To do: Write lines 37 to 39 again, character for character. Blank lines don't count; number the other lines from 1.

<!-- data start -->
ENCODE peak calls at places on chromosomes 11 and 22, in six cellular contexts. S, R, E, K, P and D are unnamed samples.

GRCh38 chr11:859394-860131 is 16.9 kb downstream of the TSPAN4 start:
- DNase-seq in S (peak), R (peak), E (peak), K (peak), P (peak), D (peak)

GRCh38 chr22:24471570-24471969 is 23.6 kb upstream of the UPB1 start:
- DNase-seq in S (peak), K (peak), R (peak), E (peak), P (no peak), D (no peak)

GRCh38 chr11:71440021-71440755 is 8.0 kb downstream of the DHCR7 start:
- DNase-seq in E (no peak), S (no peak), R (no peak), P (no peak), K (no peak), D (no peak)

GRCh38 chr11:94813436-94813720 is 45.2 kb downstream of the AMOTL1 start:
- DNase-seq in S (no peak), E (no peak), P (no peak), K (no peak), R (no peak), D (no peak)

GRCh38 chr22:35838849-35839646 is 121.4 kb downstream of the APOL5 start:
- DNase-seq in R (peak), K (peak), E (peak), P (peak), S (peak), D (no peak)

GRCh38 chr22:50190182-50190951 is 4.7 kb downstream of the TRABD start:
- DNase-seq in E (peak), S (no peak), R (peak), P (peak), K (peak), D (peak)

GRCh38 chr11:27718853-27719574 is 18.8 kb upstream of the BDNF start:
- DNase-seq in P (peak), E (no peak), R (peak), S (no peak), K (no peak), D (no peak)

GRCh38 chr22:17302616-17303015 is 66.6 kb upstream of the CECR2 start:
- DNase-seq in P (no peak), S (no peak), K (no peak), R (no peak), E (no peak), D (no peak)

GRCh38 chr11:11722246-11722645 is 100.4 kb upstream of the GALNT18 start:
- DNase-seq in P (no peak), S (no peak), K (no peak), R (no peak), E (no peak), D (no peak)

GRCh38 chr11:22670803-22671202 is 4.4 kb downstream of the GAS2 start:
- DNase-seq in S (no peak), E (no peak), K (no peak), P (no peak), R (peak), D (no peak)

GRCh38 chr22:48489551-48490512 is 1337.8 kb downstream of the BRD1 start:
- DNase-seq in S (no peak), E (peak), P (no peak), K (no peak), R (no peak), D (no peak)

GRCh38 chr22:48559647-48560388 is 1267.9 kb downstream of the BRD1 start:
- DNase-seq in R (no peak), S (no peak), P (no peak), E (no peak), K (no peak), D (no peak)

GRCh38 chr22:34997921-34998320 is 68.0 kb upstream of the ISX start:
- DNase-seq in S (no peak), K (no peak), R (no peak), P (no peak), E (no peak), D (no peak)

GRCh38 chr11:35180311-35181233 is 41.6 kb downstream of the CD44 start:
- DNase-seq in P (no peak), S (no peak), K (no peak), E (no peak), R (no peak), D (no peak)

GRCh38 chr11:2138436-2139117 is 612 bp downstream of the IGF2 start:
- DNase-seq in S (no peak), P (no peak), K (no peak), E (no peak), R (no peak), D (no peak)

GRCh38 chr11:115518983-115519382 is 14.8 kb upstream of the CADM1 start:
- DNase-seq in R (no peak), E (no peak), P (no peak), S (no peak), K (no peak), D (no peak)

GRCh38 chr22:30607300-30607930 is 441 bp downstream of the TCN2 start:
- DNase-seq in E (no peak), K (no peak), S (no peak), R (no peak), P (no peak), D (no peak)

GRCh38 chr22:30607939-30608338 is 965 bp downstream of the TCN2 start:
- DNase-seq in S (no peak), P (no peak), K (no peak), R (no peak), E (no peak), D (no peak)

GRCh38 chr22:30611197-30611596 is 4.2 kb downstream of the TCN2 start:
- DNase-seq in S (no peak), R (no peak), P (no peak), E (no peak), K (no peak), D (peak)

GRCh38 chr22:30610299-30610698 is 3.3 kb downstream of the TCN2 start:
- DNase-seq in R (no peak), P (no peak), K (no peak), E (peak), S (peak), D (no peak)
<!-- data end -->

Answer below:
- DNase-seq in S (no peak), P (no peak), K (no peak), R (no peak), E (no peak), D (no peak)

GRCh38 chr22:30611197-30611596 is 4.2 kb downstream of the TCN2 start:
- DNase-seq in S (no peak), R (no peak), P (no peak), E (no peak), K (no peak), D (peak)